German adventurer Guenter Wamser has completed his epic 20-year ride from Patagonia to central Alaska, ending one of the greatest horseback journeys in human history.
“A few days ago we arrived at our final destination in Alaska,” Wamser told Horsetalk by email.
“This is the end of my long horseback ride from Argentina to Alaska.
“We found a big pasture for the horses, so they got a few days to relax before we travel south to their wintering pasture at a friend’s place in Canada.”
His ride came to an end at a small town at the foot of Mt Healy Denali, nearly 20 years after his departure from Patagonia, near the southern tip of South America.
In a brief update on his website, Wamser reported: “At the end, we found exactly what we wanted for our arrival: no great reception, no party, no band – but a large pasture with lush grass.
“Rusty, Lightfoot, Dino and Azabache wallowed gleefully, then they galloped off,” he said,
“They know – the nomadic life is over. Now, there is only eating, sleeping and playing – a whole winter long. It was an exciting summer.
“Alaska had some surprises and challenges to offer,” he said, promising an update for his supporters soon.
Wamser covered more than 25,000 kilometers (15,535 miles) during his journey, which began in 1994.
His journey took him from Argentina into Chile, Bolivia, Peru, and Ecuador. He reached the top of South America five years later, in 1999.
In 2001, Wamser resumed his ride, taking four years to reach Mexico after riding through Panama, Costa Rica, Nicaragua, Honduras, El Salvador, and Guatemala.
He crossed Mexico, but his Criollo horses were not permitted entry into the United States because they were found to be infected with the tropical protozoan disease, equine piroplasmosis.
They were rehomed and Wamser adopted four formerly wild mustangs, which had been captured by the Bureau of Land Management and retrained by prison inmates in Canon City, Colorado, as part of a rehabilitation program.
In 2007, he and his traveling friend, Austrian-born Sonja Endlweber, began riding the Continental Divide Trail, heading north through New Mexico, Colorado, Wyoming, and Montana before entering Canada.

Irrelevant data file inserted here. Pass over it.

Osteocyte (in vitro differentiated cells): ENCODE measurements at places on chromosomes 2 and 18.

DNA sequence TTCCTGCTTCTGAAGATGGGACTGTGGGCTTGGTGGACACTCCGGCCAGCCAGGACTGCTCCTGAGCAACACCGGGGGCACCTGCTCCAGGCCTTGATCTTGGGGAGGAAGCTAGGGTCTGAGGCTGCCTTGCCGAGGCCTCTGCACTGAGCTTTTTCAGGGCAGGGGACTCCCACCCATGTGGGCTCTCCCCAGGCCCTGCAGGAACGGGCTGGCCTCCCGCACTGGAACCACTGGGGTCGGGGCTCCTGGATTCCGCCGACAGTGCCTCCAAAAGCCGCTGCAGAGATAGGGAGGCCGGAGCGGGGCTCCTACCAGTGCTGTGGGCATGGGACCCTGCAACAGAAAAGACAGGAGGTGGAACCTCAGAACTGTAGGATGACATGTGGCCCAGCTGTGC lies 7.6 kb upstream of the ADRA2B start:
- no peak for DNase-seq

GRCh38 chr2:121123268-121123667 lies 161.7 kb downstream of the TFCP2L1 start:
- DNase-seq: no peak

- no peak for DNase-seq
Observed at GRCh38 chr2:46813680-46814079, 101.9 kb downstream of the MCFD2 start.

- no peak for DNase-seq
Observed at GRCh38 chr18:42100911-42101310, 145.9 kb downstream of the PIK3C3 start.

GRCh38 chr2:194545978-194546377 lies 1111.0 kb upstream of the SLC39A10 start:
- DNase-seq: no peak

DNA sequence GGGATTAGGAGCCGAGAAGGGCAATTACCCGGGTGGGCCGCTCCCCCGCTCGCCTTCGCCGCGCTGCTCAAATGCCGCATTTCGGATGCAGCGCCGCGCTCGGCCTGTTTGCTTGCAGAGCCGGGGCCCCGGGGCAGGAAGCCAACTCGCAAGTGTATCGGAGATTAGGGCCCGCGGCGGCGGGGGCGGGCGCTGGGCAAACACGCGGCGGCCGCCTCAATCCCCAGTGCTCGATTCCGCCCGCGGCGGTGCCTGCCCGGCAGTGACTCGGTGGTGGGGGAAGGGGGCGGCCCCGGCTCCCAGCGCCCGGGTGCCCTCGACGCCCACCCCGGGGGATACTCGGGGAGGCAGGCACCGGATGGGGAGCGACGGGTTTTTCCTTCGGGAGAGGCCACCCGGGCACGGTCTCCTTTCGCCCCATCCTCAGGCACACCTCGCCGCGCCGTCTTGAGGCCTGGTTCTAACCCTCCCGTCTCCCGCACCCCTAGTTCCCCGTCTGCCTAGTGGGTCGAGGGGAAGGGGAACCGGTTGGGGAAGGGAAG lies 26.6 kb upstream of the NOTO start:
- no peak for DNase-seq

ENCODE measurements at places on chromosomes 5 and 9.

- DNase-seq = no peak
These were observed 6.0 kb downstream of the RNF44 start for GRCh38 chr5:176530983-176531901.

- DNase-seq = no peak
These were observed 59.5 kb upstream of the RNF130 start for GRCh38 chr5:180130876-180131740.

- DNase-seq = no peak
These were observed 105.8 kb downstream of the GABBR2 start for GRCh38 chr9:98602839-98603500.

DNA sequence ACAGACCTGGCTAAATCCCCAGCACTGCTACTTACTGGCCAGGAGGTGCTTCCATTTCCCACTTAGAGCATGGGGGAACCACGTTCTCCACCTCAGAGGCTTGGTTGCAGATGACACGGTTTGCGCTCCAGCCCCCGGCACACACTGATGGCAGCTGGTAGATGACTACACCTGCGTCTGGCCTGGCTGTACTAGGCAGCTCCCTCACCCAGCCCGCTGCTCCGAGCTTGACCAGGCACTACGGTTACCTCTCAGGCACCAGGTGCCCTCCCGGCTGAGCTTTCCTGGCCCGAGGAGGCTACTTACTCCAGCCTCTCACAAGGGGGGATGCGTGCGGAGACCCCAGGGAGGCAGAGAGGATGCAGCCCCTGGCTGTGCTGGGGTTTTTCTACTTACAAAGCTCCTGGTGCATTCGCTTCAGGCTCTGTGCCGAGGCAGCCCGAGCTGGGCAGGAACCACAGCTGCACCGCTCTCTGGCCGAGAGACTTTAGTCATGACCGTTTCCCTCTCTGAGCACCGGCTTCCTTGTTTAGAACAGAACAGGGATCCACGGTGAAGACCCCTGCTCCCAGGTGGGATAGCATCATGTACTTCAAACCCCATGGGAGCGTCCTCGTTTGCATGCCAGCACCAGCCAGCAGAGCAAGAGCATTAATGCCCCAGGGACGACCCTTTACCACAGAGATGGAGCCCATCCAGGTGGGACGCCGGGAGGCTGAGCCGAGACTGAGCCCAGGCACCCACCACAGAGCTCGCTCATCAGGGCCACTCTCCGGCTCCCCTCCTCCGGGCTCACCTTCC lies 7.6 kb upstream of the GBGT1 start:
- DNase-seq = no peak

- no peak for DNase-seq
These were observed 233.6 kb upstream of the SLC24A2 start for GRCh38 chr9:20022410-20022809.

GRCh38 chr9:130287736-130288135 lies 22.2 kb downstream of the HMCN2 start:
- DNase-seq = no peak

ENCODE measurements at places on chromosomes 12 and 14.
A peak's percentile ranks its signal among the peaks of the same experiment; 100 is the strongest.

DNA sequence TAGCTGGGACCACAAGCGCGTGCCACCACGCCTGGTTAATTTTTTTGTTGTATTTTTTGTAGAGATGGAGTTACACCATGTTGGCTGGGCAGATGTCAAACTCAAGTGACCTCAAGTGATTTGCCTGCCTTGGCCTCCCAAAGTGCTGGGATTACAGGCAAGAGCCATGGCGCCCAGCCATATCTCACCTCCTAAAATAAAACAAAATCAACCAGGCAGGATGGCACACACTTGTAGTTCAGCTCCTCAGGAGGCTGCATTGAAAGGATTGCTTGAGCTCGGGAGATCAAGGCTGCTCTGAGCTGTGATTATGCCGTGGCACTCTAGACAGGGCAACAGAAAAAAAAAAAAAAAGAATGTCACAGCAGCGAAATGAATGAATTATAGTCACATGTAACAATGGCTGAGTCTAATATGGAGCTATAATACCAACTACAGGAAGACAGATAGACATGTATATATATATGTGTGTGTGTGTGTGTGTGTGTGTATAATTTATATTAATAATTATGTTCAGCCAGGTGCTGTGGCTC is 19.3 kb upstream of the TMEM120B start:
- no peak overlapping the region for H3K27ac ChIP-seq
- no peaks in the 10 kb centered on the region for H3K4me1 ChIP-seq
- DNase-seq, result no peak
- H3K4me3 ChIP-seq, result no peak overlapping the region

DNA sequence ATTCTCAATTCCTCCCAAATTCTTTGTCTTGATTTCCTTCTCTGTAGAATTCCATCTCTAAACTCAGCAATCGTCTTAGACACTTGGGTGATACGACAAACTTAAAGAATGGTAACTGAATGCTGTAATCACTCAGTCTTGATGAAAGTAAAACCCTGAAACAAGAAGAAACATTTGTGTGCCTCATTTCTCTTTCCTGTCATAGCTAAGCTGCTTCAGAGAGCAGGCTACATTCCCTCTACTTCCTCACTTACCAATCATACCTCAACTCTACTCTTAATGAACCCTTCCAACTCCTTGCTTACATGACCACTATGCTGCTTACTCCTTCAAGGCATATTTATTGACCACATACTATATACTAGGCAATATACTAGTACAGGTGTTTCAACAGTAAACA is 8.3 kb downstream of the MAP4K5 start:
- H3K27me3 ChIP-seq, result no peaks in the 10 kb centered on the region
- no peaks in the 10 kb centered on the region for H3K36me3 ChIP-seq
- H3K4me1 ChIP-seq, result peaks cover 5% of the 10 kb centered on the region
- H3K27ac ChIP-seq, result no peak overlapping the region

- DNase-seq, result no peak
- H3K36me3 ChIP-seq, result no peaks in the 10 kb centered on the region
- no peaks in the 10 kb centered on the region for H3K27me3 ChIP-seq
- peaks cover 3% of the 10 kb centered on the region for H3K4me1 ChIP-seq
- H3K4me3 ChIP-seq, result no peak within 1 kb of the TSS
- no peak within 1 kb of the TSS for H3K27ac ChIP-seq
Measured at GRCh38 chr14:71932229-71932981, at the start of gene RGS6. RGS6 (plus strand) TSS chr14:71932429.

They wintered over in the Yukon and have since used the northern summer to push north to complete the ride.
Wamser, who was born in 1959, had worked initially as an aircraft mechanic but, at the age of 25, took a different course. He started to travel, first with a motorbike. After a few years, he discovered the joys of traveling with horses.
CuChullaine O’Reilly, a founding member of the Long Riders’ Guild, the international association of equestrian explorers and long-distance riders, describes Wamser, who is also a founding member of the Long Riders’ Guild, as a talented author and a fine photographer. “He is also rightly considered Germany’s most important living equestrian explorer.
“During the many years and the thousands of miles he has ridden, he has successfully survived tremendous dangers, overcome incredible challenges and always treated his horses with the utmost kindness.
“He is, in a word, a fine example of the equestrian ethics which the international Long Riders’ Guild strives to promote.”
O’Reilly noted: “By using Criollos from the pampas, and Mustangs from the plains, both parts of Guenter’s amazing journey have been done on native horses which originated at either end of the Americas.
“These great horses cost very little but have turned out to be extraordinary examples of how good, strong native horses are so well suited for equestrian travel.
“If there is a modern ‘hero of the mustang’, which represents both North and South America, then Guenter Wamser has earned that honor!”
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